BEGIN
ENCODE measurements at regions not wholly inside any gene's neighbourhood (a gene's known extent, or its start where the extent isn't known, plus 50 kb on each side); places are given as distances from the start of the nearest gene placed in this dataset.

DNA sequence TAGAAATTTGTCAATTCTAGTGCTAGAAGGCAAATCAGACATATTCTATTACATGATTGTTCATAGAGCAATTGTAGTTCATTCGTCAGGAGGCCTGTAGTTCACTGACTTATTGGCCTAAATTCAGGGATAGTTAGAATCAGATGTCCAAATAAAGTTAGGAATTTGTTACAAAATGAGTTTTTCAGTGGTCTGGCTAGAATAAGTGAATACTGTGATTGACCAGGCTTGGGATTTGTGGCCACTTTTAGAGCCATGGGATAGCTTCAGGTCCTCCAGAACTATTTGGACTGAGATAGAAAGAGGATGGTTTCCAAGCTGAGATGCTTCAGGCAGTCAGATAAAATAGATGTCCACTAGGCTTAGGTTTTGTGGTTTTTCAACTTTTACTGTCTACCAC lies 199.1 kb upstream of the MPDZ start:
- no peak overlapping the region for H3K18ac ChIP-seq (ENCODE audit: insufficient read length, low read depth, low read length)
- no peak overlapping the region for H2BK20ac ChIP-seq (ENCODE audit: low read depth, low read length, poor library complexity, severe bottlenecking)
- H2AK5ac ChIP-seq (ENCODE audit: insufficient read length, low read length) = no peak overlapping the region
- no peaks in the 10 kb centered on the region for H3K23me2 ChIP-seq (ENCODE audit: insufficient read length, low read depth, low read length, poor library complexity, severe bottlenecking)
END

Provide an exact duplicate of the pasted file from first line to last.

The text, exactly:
ENCODE measurements at regions not wholly inside any gene's neighbourhood (a gene's known extent, or its start where the extent isn't known, plus 50 kb on each side); places are given as distances from the start of the nearest gene placed in this dataset.

DNA sequence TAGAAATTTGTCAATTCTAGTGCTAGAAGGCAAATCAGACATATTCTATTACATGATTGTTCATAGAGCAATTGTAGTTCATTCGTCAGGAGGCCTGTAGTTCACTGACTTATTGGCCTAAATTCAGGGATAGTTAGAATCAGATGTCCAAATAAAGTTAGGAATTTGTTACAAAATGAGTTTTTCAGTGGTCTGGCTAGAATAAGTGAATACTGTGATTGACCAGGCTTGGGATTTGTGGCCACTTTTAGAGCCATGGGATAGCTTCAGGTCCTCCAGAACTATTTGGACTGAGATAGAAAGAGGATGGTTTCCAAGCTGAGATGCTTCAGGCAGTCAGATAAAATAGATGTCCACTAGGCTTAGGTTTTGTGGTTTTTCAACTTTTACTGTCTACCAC lies 199.1 kb upstream of the MPDZ start:
- no peak overlapping the region for H3K18ac ChIP-seq (ENCODE audit: insufficient read length, low read depth, low read length)
- no peak overlapping the region for H2BK20ac ChIP-seq (ENCODE audit: low read depth, low read length, poor library complexity, severe bottlenecking)
- H2AK5ac ChIP-seq (ENCODE audit: insufficient read length, low read length) = no peak overlapping the region
- no peaks in the 10 kb centered on the region for H3K23me2 ChIP-seq (ENCODE audit: insufficient read length, low read depth, low read length, poor library complexity, severe bottlenecking)